A TikToking clock heading towards regeneration – or not?

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advanced-television.com’s Colin Mann has contributed a chapter to The Generation Game, a collection of essays asking the question: ‘Can the BBC win over today’s young audience?’

The work, published by Bite Size Books, features contributions from broadcast industry figures such as former digital minister Ed Vaizey, presenter Mike Read, executive Paul Robinson and analyst Alex DeGroote.

Colin’s chapter is reproduced below by kind permission of the publisher and the authors, Michael Wilson and Neil Fowler.

How do young people consume content? Does the manner in which they do provide any clues to how they might engage with the BBC in the future? Colin Mann finds out first hand from a group of teenagers on their thoughts on the corporation and whether these insights offer any hope. It might be an uphill struggle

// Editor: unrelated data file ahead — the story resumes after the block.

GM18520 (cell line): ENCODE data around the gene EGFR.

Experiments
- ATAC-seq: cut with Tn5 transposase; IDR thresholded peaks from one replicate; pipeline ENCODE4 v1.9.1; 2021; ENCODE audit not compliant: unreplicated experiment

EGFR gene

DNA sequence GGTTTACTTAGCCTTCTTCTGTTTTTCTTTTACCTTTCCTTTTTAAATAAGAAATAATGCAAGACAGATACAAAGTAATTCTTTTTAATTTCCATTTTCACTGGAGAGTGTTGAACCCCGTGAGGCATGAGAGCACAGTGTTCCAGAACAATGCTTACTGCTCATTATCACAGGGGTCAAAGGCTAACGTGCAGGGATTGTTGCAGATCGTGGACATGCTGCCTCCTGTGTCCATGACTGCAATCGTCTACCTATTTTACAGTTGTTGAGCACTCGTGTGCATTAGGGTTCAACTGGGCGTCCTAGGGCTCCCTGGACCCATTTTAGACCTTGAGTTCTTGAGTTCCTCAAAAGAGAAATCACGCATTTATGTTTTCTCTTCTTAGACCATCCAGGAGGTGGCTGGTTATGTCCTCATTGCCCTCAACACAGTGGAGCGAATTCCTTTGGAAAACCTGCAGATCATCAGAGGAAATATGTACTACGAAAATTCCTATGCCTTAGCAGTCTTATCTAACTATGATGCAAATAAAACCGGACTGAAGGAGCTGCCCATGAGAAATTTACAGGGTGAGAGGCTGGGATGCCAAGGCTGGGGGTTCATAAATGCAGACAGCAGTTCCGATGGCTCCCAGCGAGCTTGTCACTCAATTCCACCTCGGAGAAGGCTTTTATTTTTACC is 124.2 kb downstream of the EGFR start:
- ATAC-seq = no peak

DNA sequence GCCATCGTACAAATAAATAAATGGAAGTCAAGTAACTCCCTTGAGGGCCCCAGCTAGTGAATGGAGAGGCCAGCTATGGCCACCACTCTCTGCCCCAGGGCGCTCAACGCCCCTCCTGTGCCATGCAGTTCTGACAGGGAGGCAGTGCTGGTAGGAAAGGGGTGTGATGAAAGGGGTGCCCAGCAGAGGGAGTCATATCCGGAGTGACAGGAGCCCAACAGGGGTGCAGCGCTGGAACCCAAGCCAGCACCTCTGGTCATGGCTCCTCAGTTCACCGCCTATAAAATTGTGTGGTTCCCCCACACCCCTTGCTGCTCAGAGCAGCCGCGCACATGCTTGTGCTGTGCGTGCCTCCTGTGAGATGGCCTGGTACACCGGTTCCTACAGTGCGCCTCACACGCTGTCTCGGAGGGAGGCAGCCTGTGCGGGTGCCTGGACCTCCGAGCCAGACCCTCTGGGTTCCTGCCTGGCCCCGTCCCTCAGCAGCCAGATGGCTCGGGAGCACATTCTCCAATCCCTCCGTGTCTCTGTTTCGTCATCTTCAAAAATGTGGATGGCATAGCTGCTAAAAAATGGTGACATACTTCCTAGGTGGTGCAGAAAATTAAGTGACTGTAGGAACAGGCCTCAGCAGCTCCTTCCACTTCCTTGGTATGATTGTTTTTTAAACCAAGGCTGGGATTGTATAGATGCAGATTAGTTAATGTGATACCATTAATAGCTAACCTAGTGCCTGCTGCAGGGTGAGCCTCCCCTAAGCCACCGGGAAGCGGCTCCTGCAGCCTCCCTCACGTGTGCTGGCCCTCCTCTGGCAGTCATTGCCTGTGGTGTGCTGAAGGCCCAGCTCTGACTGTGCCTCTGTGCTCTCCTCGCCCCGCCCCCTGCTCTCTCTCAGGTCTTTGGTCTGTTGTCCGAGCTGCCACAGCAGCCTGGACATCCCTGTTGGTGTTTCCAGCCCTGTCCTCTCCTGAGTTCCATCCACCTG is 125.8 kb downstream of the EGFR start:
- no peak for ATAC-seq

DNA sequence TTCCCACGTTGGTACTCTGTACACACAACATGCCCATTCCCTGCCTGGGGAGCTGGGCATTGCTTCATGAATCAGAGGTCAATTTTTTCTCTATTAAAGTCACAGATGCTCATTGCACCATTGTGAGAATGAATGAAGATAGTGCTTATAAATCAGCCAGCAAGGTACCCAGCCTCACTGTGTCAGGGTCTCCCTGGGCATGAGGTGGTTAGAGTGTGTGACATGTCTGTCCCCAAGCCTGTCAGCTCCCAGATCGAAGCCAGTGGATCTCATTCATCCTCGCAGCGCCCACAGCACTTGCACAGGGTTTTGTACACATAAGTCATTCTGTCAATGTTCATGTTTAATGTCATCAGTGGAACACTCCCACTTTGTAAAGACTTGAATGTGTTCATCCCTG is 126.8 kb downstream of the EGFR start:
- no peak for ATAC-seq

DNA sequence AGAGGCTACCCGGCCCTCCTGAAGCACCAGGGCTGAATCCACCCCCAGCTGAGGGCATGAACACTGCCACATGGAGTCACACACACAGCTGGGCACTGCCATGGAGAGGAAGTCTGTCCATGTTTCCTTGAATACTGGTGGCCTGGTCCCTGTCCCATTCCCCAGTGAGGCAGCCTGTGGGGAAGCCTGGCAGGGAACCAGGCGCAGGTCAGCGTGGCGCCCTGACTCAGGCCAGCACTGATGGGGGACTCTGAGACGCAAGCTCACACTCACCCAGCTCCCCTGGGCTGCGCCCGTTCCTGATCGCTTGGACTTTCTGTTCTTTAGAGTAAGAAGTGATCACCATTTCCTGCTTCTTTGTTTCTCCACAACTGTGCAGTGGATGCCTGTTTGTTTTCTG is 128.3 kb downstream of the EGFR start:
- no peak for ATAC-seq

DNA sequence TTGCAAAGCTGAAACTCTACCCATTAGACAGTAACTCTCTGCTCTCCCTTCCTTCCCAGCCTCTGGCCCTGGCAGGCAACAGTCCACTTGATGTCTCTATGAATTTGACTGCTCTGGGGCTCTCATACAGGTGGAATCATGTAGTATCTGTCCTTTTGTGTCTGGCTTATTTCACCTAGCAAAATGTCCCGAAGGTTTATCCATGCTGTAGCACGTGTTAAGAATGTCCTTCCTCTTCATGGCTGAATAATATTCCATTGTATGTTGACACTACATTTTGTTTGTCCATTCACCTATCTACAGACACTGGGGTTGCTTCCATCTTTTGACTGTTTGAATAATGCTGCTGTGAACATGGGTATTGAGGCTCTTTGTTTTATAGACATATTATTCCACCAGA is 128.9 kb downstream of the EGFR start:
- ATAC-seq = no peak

In seeking to address the issues raised in this book, I found myself at an early disadvantage: no close family who could be categorised as the ‘missing generation’, and under lockdown, no easy prospect of gauging their thoughts on the matter.

However, a close associate with children falling into that demographic, and whose kids’ school and college friends were keen to contribute, undertook to host an online discussion.

At the outset, one participant admitted that they hadn’t watched the BBC since actor Matt Smith “stopped being Doctor Who”, around 2014, when he was replaced by the older Peter Capaldi.

This group, although far from what might be considered an empirical sample, proved very opinionated and passionate about the topic, particularly in terms of their current perception of the corporation and its funding model.